MARQUETTE - Six months after it happened, Richard Wills still gets a bit choked up when he talks about being part of the first Upper Peninsula Honor Flight.
The flight, which took a group of 80-plus World War II veterans to see the memorial in their honor in the nation's capital, meant a great deal to Wills, a lifelong Negaunee resident who turns 92 this month.
"There were 21 of us from Negaunee who went in (the service) at the same time. I am the only one left," he said. "When I was on the trip, when I saw our memorial, it was like I was there seeing this for them, too."
Negaunee native Richard Wills poses after enlisting in the U.S. Army when he was 20 years old in 1940, just prior to the start of World War II. (Richard Wills photo)
Wills is pictured at the Battle of the Bulge on Dec. 17, 1944. He served with the 107th Engineers. (Richard Wills photo)
Wills took part in the first Upper Peninsula Honor Flight this past September. Here he stands by the Michigan pillar of the World War II monument in Washington, D.C. (Richard Wills photo)
Wills was 20 when his father signed the papers for him to join the 107th Engineers of the U.S. Army. He went into the service in October 1940 and served in five different campaigns, including Omaha Beach, until he was discharged in 1945.
When the opportunity to join other U.P. veterans in the day-long adventure of flying to Washington, D.C., came up, Wills was thrilled to be able to take part. And he's enthusiastically supporting the next such flight, which leaves April 26 from Escanaba, affording another group of WWII veterans the chance to see their special tribute.
"I am 100 percent behind (the honor flight)," he said. "It's just great. It's the only way most everyone will get there to see our memorial. I could never drive it on my own.
"They took incredible care of us from 4:30 in the morning until 10 that night when we got back," Wills said. "The age range in my group on the trip was 87 to 99 and I know a lot of guys on the trip had wheelchairs. But you know what, those guys didn't miss a thing on the trip. It was fantastic."
Barb Van Rooy, who helps to organize every detail of the journey, is trying to make sure all U.P. WWII veterans know about the flight because, while there's a waiting list for the April trip, if there are enough veterans wanting to go, and enough funds are raised, a third trip in September is entirely possible.
"Our goal is to get every veteran on a trip if they want to go," she said. "We don't have the luxury of a lot of time."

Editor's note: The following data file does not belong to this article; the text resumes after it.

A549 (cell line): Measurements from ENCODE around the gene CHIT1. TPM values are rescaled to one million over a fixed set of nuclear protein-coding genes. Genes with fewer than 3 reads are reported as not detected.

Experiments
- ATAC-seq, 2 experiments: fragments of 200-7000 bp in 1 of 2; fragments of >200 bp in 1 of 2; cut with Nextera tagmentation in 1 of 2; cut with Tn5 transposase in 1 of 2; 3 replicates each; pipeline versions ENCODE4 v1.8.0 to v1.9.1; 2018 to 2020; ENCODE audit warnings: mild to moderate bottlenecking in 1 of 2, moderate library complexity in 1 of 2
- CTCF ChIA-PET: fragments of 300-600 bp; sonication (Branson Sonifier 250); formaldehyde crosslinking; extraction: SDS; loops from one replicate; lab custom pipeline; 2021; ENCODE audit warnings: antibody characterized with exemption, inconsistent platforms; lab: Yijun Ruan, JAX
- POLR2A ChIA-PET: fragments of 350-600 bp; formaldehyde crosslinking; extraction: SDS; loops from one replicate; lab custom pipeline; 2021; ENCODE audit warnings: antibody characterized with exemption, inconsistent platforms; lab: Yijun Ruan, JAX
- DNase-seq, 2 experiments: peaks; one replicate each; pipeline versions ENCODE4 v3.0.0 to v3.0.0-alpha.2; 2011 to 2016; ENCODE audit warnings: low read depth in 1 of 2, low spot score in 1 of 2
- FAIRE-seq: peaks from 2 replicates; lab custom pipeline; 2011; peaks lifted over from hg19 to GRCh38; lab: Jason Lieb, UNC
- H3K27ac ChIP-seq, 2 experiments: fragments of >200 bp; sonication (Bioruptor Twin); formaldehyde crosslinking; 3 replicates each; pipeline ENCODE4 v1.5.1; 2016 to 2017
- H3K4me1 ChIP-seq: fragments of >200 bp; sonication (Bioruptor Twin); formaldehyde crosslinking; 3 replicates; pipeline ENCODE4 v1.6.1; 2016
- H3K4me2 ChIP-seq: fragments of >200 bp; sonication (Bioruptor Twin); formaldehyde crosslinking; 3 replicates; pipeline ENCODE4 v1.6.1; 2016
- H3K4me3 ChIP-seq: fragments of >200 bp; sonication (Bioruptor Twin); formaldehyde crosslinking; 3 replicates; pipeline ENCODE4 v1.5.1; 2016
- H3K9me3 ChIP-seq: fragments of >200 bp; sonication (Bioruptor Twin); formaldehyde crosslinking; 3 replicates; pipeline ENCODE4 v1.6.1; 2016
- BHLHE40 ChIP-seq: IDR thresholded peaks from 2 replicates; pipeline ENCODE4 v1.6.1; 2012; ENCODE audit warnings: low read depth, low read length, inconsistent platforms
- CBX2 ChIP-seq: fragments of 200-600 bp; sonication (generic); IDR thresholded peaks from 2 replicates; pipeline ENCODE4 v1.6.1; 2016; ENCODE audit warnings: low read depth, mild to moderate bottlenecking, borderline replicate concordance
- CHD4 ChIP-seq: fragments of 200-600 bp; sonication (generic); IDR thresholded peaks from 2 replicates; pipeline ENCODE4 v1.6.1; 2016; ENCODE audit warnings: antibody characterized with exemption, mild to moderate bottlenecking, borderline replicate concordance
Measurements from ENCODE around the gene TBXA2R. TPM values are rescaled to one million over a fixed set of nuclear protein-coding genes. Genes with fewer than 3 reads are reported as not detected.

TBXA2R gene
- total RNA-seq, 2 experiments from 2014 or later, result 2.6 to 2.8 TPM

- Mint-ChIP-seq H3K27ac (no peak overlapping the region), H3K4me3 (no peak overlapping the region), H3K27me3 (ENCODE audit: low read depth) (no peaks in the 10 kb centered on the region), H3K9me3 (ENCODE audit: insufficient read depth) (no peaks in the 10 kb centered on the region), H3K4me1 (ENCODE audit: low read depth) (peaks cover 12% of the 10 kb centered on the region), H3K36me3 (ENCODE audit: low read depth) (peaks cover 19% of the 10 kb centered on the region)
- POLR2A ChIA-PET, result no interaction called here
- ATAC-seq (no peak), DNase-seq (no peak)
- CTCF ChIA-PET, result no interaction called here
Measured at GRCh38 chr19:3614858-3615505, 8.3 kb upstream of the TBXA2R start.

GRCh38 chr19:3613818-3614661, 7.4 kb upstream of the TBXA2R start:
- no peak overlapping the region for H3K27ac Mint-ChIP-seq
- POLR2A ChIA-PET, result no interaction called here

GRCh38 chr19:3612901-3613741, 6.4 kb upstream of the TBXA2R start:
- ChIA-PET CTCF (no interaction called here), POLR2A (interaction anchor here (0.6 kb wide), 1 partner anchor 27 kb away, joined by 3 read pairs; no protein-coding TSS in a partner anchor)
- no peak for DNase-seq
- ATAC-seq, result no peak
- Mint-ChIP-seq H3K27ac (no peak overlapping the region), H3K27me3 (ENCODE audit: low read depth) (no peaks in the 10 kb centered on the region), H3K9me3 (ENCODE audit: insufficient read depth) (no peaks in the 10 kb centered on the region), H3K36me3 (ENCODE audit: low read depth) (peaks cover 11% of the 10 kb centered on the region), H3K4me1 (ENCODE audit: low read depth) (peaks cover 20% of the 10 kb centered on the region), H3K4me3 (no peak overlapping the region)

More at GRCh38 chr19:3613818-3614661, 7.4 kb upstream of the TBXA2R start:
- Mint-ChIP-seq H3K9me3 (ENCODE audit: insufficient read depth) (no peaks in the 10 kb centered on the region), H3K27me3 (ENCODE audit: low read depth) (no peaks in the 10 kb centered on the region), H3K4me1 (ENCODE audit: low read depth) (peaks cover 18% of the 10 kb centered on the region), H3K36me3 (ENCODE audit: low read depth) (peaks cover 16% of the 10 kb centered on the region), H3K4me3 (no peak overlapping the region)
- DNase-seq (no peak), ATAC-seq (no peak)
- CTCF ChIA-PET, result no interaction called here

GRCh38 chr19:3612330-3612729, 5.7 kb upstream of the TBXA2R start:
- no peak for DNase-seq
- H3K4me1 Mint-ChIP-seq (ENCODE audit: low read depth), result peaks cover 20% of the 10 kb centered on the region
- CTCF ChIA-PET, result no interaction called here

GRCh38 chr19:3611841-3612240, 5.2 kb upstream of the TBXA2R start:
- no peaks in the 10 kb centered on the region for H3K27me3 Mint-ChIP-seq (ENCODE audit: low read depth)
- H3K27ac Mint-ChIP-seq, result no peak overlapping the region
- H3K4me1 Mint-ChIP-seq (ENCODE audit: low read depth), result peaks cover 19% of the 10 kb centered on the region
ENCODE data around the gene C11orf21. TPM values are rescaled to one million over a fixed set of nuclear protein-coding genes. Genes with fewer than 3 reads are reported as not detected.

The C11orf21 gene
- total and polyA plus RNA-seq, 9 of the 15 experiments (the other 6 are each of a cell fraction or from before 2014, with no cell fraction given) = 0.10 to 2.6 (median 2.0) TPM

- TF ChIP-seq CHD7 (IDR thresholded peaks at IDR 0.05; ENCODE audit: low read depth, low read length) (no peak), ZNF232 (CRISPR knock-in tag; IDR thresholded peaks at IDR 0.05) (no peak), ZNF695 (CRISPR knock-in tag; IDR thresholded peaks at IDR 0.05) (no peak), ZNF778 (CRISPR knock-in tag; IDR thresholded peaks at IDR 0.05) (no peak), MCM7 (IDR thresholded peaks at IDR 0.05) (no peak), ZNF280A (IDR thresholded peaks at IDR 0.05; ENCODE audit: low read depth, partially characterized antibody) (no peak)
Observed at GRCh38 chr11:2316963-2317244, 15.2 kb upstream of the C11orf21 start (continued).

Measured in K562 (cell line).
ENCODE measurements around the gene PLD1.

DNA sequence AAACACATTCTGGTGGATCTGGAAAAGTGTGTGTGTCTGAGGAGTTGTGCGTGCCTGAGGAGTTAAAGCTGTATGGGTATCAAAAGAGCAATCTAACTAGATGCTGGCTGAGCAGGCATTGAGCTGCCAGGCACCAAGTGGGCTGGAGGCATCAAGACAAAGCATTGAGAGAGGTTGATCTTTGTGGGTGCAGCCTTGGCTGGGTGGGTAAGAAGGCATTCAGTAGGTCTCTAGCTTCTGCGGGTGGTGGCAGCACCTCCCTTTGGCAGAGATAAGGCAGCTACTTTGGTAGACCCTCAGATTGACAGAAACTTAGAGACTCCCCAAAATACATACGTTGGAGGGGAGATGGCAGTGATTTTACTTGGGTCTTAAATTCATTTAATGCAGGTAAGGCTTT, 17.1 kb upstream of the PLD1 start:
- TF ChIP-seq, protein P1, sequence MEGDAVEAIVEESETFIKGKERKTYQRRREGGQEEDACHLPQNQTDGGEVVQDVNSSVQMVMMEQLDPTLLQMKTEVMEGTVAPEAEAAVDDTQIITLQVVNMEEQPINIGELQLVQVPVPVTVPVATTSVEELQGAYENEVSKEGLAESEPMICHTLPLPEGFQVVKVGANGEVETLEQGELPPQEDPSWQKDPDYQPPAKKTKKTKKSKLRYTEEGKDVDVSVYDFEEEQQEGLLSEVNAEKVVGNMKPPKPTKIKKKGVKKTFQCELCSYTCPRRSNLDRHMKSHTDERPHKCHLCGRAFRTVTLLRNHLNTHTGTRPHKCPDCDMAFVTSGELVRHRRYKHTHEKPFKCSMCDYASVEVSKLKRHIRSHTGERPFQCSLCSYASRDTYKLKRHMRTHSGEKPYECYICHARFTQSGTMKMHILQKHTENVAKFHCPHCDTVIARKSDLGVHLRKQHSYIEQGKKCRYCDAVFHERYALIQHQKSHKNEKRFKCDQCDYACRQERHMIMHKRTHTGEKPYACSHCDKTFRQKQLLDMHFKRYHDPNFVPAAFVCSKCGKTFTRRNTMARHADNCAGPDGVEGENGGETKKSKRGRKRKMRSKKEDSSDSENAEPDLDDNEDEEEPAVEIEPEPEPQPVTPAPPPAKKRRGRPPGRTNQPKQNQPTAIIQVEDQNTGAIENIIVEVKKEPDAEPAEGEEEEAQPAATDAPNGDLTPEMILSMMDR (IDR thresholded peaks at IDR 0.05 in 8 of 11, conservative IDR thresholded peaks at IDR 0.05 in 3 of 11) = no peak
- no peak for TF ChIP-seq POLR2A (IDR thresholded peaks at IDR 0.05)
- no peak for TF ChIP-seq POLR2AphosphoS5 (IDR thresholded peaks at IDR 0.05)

Van Rooy said more than 80 veterans are slated to make the April trip, with 26 coming from Marquette County. The veterans can stay at the Peninsula Bay Inn in Escanaba at a discounted rate the night before the flight and will be treated to a meet-and-greet session that evening as the start of the tributes.
Making the first trip herself, Van Rooy was in awe of how well things went.
"It is a true honor to spend a day like that with a World War II vet," she said. "It's impossible to put it all into words. It's something you have to experience to be able to understand. But it was amazing to see the veterans react to everything they saw. They appreciated everything about the trip.
"When we got to D.C., there was a group of volunteers there to welcome us. And everywhere we went, people would come up and thank our veterans for their service to our country. It was heartwarming."
In addition to visiting the World War Ii Memorial, the Lincoln Memorial and the Vietnam Memorial, the veterans were brought to visit Arlington National Cemetery.
"Four of our veterans got to lay a wreath at the Tomb of the Unknown Soldier," Van Rooy said. "That was so moving."
The public can certainly help with the Honor Flight effort, Van Rooy said.
"We need people to spread the word. A lot of the vets think they're too old to go, but we can deal with physical limitations," she said.
Volunteering to help on the trip include a doctor, three EMTs, a nurse and a respiratory therapist, with medical equipment like oxygen tanks and wheelchairs brought along in case they were needed.
Of course, monetary donations toward the flight are welcome as well.
Donations can be made through the organization's website, upperpeninsulahonorflight.org, or by sending them via mail to Honor Flight, c/o Community Foundation of the Upper Peninsula, 2500 7th Ave. South, Suite 103, Escanaba, MI 49829.
Anyone willing to donate their time or services to the organization can reach Van Rooy at 906-280-1471.
Wills hopes any WWII veteran hearing about the flight signs up for it.
"It was fantastic," he said. "I can't believe there might be some vets who don't want to go. They may never get the chance again. You're missing the boat if you don't go."
Renee Prusi can be contacted at 906-228-2500, ext. 253.